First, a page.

Selling out: Pride festival corporate involvement spurs criticism


Does a deal on aluminum siding advance the cause of equality? It’s a fair question given the vast amount of corporate marketing present at Twin Cities Pride last weekend. As LGBT people and their friends and family gathered to celebrate community and identity, many event-goers are left wondering when that celebration stopped being about queer rights and became a mass marketing event for the Fortune 500.

Perusing the tents at the festival can be a dizzying experience. An aluminum siding vendor handed out magnets, a bank raffled off a flat-screen television, and virtually every business wanted people to put their festival bric-a-brac in their logo-emblazoned bags.

The list of vendors for this year’s event looked more like a shopping mall kiosk than a celebration of diversity. Best Buy, REI, Barnes and Nobles, Wells Fargo, Target, Walgreen’s and CVS Pharmacy were just a few of the scores of businesses marketing to the masses. Indeed, large corporations provide a great deal of equality for LGBT people in terms of employee accommodations, relationship recognition through benefits and corporate donations to LGBT charities — more so than our own government and many other sectors of society. But is so much corporate support a good thing?

“The sense of community can sometimes get lost in the midst of advertisements and marketing,” said Katy Samuelson, a straight ally with gay family members. She’s been going to the festival for 10 years. As for the equality and visibility purpose of Pride, “There’s still a very long way to go,” said Samuelson. “In my opinion, if the festival is getting ‘too corporate,’ it only means that it’s getting more attention, and that cannot be a bad thing here. So, I put up with those Wells Fargo and Target signs and rock on!”

But the community can’t let that attention lose the focus of the event — that a group of New York City queers fought against police harassment at a time when gathering with other queer people was a crime. A single uprising at a gay bar called the Stonewall Inn in 1969 sparked a movement that has seen tremendous success in gaining basic human rights as well as the attention of big business.

“The only way Pride can lose its soul to corporate interests is if all of us forget our movement’s very humble beginnings,” said Del Jenkins, president of the Stonewall DFL, a LGBT equality group affiliated with the Democratic-Farmer-Labor party. “We should not forget how far we’ve come or push away the allies we’ve picked up along the way.” Those allies — big business — are important. “All of these friends to our LGBT community will be crucial to taking us the rest of the way to finding that end of that rainbow we’ve been singing about for almost 40 years,” he said.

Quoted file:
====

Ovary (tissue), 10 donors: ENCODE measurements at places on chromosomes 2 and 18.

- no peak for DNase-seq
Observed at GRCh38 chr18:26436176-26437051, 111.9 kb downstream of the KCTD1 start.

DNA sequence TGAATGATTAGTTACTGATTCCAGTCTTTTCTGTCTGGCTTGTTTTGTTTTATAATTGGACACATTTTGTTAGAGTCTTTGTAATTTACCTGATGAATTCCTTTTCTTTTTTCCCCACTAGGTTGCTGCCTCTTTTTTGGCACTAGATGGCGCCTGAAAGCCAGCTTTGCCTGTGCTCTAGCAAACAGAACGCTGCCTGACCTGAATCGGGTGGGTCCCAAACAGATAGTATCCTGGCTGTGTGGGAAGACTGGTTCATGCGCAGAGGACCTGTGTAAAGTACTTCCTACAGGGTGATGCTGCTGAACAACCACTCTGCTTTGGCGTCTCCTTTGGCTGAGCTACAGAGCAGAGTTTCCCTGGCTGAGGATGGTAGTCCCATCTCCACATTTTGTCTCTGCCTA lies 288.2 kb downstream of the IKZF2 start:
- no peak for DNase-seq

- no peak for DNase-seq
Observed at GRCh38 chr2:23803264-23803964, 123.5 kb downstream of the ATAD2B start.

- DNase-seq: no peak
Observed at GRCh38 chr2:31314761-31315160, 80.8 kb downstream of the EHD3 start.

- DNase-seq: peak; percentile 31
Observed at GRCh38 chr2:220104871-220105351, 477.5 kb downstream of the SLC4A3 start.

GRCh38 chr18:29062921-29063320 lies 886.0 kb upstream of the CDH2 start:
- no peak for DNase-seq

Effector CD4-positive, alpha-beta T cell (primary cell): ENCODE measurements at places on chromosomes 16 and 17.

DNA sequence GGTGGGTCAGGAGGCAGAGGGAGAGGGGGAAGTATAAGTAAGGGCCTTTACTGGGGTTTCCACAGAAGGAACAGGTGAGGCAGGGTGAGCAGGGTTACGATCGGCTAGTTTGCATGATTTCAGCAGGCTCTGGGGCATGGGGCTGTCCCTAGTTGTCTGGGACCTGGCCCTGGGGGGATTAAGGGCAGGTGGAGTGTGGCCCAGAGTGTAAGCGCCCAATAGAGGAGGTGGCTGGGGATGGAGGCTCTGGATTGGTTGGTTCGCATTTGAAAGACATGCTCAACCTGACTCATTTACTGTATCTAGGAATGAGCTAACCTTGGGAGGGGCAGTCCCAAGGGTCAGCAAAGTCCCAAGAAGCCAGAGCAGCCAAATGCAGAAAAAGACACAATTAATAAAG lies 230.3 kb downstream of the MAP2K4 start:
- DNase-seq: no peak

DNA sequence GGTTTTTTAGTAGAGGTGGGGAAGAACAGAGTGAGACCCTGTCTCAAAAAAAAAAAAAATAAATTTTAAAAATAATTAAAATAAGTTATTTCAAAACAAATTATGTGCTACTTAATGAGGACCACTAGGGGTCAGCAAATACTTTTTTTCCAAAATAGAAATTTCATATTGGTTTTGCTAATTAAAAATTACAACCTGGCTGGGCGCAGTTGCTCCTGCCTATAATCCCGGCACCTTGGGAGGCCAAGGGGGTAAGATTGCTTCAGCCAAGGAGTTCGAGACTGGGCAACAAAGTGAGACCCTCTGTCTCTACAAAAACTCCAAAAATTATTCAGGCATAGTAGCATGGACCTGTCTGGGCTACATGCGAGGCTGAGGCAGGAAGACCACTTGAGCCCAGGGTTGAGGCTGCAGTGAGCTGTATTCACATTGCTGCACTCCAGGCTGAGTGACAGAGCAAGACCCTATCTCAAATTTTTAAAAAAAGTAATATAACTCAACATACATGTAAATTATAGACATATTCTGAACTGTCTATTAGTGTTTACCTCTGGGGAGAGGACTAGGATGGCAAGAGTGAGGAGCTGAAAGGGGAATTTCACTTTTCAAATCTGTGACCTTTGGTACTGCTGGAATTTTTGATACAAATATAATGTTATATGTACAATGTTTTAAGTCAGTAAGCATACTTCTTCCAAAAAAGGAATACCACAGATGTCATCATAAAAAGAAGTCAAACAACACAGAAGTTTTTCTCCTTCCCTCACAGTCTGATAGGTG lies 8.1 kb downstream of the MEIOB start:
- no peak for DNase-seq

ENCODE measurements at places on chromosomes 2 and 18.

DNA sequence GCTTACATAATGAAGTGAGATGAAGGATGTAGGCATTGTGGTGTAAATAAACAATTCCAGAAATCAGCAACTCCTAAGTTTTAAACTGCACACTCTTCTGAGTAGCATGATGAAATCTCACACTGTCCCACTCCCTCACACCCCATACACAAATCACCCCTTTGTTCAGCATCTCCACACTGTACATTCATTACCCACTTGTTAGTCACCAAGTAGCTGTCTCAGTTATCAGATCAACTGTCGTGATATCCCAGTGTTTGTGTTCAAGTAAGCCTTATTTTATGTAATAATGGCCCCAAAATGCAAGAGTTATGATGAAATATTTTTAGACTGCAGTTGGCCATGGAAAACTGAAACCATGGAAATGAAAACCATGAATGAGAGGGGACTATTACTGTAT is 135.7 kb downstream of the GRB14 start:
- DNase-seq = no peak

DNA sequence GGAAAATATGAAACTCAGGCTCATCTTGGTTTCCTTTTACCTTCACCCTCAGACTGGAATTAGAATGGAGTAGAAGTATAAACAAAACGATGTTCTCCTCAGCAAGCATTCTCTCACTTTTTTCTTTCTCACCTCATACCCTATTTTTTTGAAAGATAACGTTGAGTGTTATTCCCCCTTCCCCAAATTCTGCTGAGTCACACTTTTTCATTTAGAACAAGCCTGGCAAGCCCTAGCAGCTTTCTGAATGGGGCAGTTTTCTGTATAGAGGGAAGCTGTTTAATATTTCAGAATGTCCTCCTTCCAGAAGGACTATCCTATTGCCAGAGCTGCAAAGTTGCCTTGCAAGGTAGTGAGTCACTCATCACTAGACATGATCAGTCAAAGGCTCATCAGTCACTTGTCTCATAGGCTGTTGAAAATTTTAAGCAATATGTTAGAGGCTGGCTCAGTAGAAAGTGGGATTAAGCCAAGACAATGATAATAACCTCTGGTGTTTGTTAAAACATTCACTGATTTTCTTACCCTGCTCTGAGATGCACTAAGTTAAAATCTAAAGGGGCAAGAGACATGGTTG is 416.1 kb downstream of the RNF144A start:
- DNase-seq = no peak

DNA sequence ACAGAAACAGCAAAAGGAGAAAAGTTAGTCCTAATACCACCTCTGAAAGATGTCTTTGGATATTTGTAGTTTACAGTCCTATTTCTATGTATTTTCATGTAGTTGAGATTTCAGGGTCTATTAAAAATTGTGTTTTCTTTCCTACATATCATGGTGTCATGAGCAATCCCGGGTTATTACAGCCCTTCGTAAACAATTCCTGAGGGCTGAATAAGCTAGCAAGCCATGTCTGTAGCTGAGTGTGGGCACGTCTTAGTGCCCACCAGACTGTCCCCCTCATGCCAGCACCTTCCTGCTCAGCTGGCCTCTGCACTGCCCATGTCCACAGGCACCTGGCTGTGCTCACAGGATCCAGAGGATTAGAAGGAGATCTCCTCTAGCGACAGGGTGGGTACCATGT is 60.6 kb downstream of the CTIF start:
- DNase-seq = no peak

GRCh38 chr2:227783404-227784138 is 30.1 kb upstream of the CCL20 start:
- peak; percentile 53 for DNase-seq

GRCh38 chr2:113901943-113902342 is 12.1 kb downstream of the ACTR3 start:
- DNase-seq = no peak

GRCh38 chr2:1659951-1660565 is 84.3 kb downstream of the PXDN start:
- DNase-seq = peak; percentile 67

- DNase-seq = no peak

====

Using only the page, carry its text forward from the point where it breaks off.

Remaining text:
And members of the community aren’t letting corporations off the hook in exchange for support. A contingent in the Ashley Rukes Pride Parade on Sunday, called the Revolting Queers, issued a sharp critique of the corporations sponsoring the weekend’s festivities.

The group’s demonstration, dubbed “Airing out the dirty laundry,” called attention to the seedier side of corporate culture — and called for the community to respond. In an email statement to the Minnesota Independent, the group said that the practice of “buying rights” is having a negative impact. “A modern trend in the LGBT movement is to use the market to try to access rights,” the email read. “It is somehow imagined that gays will use purchasing power to shape the cultural and political landscape. In reality, the only outcome is a newly formed consumerist gay identity.”

The group set out to “expose the hypocrisies of so-called ‘gay friendly’ politicians, organizations, and sell-outs like the Human Rights Campaign.” HRC has been a major player in promoting equality in corporate culture as well as promoting LGBT friendly employers.

Dozens of marchers wore dirty underwear while carrying signs criticizing the business practices of various corporations. For example, the group accused Wells Fargo of predatory lending targeting people of color in a handout along the parade route. “The queer community should acknowledge the important roles that poor queers and people of color have played in the gay rights movement,” the flier read.

The mission of the Pride festival and surrounding events “is to commemorate our diverse heritage, inspire the achievement of equality and challenge discrimination.” While many argue that a heavy corporate involvement is crucial to the success of that mission, others will continue to struggle against that notion.

One thing is clear, however. With well over 300,000 attendees each year, big business will always find a way to market at Pride — promoting equality has proven to be good for the bottom line.